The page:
While we are at it, the WikiProject Computing template and WikiProject Computer science templates could be removed too. Rudy Rucker is a computer scientist who taught at universities, but that is insufficient to make him notable as a computer scientist. His notability is only as a science fiction writer. So, if there is no objection I will remove those templates. Fartherred (talk) 10:43, 23 October 2011 (UTC)
There has now been enough time for comment and no objections to removing the templates, so I will cut them and we may get some discussion then. Just to summarize my argument: There is a connected editor who is causing no problems and no longer editing his own article. There is no requirement to use the connected contributor template wherever possible. Removing the template will save people the trouble of looking here for connected contributor problems. Fartherred (talk) 00:39, 29 October 2011 (UTC)

Thanks, Fartherred, for clearing this up. Rudyrucker (talk) 04:08, 10 November 2011 (UTC)

Fartherred, I guess I would however maintain that by some lights I can be considered a notable computer scientist. I shipped three software products, CA Lab, Chaos, and Artificial Life Lab. I was one of earlier professors to teach computer games programmign (this was at SJSU), and I authored an Addison Wesley book on this, "Software Engineering and Computer Games." And finally, I published a tome about the Philosophy of Computer Science (a budding field), this was THE LIFEBOX, THE SEASHELL, AND THE SOUL, now under the imprint of Basic Books. So maybe I am mildly notable. In any case, time will tell.Rudyrucker (talk) 04:12, 10 November 2011 (UTC)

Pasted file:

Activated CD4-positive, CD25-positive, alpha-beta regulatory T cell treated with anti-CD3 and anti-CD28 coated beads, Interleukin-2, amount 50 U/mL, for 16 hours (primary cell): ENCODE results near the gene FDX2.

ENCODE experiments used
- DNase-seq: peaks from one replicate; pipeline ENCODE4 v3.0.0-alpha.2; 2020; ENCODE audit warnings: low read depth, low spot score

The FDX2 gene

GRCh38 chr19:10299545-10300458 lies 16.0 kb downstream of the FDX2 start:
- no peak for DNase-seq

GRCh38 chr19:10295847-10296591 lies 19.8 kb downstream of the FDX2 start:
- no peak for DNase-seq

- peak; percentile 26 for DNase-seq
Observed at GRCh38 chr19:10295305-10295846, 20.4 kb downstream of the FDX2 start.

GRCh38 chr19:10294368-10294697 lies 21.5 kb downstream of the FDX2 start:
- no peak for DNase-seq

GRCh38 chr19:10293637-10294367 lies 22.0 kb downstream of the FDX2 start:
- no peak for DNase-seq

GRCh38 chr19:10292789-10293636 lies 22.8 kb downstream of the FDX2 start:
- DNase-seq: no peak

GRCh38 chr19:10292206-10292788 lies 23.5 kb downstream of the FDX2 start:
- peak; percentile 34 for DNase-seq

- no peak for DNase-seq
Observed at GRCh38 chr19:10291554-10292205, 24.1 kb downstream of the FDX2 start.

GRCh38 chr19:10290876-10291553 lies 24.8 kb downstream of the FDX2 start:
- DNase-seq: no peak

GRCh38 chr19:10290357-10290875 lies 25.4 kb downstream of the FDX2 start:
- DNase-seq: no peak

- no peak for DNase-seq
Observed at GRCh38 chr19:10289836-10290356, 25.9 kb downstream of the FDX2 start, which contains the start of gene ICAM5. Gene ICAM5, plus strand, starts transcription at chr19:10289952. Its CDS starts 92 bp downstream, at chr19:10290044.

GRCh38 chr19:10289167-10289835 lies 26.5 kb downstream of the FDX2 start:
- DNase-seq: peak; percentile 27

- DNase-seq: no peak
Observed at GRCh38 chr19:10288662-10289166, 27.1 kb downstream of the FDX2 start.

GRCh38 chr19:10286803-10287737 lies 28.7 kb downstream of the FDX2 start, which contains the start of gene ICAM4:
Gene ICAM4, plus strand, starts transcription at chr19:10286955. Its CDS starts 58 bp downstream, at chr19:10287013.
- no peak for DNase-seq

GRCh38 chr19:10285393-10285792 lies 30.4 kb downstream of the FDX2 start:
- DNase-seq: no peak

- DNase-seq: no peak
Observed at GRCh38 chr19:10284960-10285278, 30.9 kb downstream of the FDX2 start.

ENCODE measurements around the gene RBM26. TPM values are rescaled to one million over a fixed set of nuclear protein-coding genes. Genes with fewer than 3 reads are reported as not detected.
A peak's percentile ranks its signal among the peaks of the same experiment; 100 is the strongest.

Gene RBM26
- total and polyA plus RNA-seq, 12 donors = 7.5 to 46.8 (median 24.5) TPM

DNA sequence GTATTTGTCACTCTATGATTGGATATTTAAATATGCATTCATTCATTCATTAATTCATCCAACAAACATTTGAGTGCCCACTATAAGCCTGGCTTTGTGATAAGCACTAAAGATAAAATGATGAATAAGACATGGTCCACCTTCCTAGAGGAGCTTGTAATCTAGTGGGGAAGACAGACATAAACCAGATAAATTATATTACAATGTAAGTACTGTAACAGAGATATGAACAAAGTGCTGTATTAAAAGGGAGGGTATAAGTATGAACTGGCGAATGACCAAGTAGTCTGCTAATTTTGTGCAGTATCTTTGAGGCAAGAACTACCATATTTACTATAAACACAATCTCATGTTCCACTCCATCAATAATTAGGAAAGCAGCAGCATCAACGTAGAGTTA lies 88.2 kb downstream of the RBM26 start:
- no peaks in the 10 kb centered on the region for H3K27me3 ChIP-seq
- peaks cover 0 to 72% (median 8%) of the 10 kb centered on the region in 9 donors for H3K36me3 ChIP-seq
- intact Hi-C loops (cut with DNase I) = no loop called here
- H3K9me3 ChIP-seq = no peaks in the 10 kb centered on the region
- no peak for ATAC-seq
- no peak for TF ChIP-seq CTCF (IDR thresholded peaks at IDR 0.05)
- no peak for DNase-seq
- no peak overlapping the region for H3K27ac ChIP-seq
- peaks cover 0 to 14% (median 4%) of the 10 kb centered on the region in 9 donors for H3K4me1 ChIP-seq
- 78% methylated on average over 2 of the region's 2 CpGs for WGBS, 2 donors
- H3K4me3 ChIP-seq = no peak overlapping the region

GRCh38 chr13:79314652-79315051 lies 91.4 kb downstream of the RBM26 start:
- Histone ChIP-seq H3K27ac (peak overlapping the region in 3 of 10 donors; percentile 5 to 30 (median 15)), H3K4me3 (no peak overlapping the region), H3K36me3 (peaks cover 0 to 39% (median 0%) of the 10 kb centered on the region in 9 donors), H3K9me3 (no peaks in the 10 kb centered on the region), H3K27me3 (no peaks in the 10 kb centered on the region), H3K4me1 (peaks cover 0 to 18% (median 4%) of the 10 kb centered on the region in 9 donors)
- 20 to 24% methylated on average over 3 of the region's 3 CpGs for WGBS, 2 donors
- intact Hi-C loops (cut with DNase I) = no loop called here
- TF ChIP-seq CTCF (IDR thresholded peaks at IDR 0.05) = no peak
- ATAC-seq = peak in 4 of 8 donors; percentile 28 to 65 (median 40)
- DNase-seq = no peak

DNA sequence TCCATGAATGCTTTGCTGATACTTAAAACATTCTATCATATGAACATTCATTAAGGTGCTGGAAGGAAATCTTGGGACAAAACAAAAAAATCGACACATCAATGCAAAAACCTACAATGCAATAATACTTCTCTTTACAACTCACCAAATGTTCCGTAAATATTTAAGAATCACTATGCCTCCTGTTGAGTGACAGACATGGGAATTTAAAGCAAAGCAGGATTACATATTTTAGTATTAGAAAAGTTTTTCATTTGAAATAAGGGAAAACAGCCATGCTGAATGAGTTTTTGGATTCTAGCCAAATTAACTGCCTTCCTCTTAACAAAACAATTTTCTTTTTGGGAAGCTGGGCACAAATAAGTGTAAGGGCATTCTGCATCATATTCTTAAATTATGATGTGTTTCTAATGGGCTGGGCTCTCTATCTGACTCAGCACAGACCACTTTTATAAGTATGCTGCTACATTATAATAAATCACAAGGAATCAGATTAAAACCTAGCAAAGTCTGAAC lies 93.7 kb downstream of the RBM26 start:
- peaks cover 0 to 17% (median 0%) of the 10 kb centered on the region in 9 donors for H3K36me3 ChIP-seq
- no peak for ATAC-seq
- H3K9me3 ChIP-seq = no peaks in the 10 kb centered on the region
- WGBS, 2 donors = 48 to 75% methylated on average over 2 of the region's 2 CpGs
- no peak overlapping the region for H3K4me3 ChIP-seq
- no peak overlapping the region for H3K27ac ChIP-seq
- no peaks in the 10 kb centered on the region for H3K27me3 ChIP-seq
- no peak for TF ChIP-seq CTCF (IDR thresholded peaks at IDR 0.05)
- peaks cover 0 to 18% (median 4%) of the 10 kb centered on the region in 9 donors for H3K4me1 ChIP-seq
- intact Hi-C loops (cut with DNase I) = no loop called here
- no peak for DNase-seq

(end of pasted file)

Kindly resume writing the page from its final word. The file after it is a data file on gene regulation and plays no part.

Your contributions as a computer scientist might very well be more valuable than your contributions as a science fiction writer. I have personally read nothing that you wrote other than what you have posted on Wikipedia. I judge notability by reviews of your work. As I understand it, notability for a scientists is established by their being mentioned in commentaries by others about scientific work. There might be some disagreement about this standard on Wikipedia, but Wikipedia cannot be a directory of all computer scientists. Perhaps you are notable and I missed published discussion of your work. I have not put much time into it. The Google Scholar search results that you provided seem to refer to many of your published works but not commentary about them. Other published works citing yours may establish notability. I will need to check what the standards are myself. Thanks for your help so far in pointing out information. I will try to serve Wikipedia's interest, but am somewhat inexperienced. Fartherred (talk) 19:02, 11 November 2011 (UTC)
For an example of discussion about whether a computer scientist qualifies as notable according to Wikipedia see this article for deletion discussion. Fartherred (talk) 16:46, 12 November 2011 (UTC)